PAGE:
Nagaraj judgment In this case, the Supreme Court upheld the constitutional validity of the 77th, 81st, 82nd, and 85th Amendments, however, certain riders were also laid down. This judgment held that: 50% ceiling limit is valid. But with the extension of reservation, the concerned State will show in each case the existence of the compelling reasons, namely:
- The constitutional 85th amendment changed the words ”in matters of promotion to any class” to the words ”in matters of promotion, with consequential seniority, to any class”.
It’s not mandatory for the states to make a reservation in the matter of promotion for SCs and STs and is they wish to do so; states must collect quantifiable data showing:
- inadequacy of representation and
- overall administrative efficiency before making provision for reservation.
The 103rd constitutional amendment act
- the backwardness of the class
- inadequacy of representation of that class in public employment in addition to compliance of Article 335.
- It provides for the reservation to economically weaker sections from the upper castes over and above the existing reservation subject to a maximum limit of 10%.
- It provides for reservation of jobs in central government jobs as well as government educational institutions.
- It is also applicable on admissions to private higher educational institutions.
- Article 15 (6) is added to provide reservations to economically weaker sections for admission to educational institutions including private educational institutions, whether aided or unaided by the State, other than the minority educational institutions referred to in clause (1) of Article 30.
Why the Supreme Court did not intervene on breach of 50% ceiling?
- Article 16 (6) is added to provide reservations to people from economically weaker sections in government posts.
Promotion in reservation 2018 case of the case of Jarnail Singh vs Lachhmi Narain Gupta allowed Union government to go ahead with reservation in promotion for employees belonging to the SC and ST category in "accordance with law". The bench held that Nagaraj’s insistence on the collection of quantifiable data on backwardness in relation to the SCs and STs was contrary to Indra Sawhney. Thus, it nullified the first condition. But bench approved Nagaraj’s insistence on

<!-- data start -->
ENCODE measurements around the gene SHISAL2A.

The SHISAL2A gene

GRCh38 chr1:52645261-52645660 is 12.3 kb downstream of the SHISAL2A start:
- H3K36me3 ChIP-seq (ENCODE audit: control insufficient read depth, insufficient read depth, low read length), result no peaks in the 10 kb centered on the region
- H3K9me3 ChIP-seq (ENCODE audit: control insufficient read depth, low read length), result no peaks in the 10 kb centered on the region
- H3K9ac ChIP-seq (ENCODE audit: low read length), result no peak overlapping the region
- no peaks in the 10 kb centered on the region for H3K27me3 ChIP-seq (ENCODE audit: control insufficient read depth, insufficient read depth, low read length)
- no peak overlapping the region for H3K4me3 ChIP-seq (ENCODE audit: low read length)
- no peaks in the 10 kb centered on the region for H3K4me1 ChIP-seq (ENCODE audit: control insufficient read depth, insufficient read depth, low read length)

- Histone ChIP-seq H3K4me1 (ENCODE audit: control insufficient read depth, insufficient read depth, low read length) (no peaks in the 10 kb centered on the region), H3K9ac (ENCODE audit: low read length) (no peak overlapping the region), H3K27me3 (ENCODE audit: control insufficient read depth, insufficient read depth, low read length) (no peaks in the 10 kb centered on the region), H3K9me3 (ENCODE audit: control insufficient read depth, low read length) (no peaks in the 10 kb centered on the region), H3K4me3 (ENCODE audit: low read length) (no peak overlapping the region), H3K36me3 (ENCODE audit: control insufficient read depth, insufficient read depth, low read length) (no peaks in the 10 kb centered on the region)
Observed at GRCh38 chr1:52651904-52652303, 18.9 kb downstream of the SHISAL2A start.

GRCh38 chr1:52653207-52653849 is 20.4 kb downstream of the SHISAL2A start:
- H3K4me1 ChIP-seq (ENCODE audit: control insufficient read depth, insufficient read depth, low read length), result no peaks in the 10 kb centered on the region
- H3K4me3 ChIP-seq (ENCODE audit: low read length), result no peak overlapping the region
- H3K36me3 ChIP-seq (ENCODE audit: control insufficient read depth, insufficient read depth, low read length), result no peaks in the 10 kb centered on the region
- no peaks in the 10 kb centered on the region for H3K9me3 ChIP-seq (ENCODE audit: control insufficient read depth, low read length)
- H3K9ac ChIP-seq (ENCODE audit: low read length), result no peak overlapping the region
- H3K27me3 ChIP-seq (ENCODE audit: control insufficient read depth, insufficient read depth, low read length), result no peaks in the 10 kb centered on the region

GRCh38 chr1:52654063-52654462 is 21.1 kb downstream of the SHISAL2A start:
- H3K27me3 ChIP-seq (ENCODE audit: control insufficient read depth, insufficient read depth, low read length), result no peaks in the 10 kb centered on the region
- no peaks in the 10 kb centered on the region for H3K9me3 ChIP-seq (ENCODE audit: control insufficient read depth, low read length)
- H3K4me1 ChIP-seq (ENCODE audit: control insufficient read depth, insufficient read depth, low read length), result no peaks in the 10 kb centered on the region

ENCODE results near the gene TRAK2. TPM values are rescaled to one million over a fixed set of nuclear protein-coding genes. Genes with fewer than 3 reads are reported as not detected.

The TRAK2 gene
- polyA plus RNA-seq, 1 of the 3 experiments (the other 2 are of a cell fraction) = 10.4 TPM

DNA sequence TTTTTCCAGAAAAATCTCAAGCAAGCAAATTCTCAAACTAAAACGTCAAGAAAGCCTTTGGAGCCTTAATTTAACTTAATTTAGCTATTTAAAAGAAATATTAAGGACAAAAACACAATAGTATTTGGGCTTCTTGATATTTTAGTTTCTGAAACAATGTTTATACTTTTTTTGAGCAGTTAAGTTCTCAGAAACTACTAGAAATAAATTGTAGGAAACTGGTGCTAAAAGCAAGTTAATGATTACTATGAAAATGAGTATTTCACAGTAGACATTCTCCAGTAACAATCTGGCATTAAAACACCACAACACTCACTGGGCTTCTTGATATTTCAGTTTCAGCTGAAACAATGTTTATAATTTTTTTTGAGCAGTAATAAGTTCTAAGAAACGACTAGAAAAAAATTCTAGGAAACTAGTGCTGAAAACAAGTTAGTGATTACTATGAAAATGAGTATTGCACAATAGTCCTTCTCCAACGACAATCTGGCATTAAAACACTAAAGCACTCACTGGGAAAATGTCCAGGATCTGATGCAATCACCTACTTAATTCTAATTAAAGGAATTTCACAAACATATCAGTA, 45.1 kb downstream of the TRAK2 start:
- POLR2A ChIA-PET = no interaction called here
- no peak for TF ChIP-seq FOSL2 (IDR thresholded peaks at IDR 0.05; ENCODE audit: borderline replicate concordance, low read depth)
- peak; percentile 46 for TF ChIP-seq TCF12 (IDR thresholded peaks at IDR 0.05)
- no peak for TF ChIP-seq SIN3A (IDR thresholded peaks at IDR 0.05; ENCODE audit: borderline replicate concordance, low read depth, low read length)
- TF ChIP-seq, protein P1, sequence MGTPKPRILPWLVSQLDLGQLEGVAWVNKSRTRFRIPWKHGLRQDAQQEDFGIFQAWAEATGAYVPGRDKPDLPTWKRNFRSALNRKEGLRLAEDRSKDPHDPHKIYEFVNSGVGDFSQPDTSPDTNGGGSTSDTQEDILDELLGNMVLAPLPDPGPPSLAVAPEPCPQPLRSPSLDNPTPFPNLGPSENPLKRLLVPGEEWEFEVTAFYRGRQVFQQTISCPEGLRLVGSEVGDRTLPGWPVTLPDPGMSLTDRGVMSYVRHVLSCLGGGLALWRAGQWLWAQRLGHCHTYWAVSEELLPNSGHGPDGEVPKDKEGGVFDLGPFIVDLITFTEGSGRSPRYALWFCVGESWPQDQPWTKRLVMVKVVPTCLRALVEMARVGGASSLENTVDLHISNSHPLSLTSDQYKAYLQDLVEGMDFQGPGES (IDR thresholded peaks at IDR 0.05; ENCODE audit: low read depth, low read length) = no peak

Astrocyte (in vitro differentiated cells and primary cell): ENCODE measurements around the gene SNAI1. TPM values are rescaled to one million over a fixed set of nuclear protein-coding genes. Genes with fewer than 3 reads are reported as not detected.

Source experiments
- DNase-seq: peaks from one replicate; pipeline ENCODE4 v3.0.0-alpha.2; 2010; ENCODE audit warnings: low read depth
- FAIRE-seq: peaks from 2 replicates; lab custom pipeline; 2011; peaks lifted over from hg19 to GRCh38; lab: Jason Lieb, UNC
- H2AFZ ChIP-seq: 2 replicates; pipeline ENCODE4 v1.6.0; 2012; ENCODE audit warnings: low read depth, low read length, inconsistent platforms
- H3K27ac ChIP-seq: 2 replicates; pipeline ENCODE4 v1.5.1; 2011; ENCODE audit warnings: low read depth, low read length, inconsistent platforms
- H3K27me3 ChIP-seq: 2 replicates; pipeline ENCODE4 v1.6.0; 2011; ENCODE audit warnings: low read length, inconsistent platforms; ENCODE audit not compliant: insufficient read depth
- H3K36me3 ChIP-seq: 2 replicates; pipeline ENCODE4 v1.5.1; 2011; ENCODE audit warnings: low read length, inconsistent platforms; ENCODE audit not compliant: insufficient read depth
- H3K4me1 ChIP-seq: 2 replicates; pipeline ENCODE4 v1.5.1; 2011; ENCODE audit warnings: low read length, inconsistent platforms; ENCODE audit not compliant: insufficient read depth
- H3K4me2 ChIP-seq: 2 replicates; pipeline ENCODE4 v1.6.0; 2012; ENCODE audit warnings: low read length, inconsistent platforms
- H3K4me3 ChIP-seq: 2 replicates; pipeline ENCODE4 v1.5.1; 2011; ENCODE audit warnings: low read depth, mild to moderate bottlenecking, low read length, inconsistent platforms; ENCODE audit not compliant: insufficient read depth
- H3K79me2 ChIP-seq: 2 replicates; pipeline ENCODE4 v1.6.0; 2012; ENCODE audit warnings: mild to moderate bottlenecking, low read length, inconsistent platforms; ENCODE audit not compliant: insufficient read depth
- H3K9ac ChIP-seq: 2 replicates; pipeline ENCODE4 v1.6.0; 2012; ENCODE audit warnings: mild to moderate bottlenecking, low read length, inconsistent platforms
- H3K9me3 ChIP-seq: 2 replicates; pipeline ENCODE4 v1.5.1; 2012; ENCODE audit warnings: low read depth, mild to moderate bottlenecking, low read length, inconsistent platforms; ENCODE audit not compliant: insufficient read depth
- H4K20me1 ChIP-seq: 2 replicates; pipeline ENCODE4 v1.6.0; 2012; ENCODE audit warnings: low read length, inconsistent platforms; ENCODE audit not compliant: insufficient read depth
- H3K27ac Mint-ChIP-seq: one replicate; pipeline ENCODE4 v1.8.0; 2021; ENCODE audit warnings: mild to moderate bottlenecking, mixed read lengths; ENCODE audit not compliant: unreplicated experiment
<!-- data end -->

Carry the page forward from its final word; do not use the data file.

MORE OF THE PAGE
- It is important to note that previous ruling in the Indra Sawhney case and M.R Balaji case were given in relation to a law or subordinate legislation. Whereas the present reservation has been provided through a constitutional amendment.
- None of the above-mentioned judgement discarded a law based upon the violation of basic structure.
- There is nothing mentioned explicitly in the existing articles 15(4), 15(5) and 16(4) of the constitution regarding the 50% ceiling.
- Moreover, it is quite difficult to turn down the amendment bill on the basis of violation of basic structure as it is promoting the concept of equality.
In this case, the bench also held that creamy layer principle is an essential aspect of the equality code, and therefore, exclusion of creamy layer while applying the principle of the reservation is justified, even in the case of SCs and STs. Also read: PM Modi To Head Cabinet Committees On Growth, Employment Engage local communities to protect marine life: Study SOURCE:- https://www.iitr.ac.in/internalcomplaintscommittee/annexure.pdf https://www.thehindu.com/news/national/Haji-Ali-Dargah-issue-SC-extends-HCs-stay-order-till-Oct.-17/article15474877.ece https://indconlawphil.wordpress.com/tag/substantive-equality/ https://indconlawphil.wordpress.com/tag/article-15/
- proof for the inadequate representation of classes for whom promotional posts are reserved, and
- Submission of additional proof that efficiency would not be impacted by such reservation.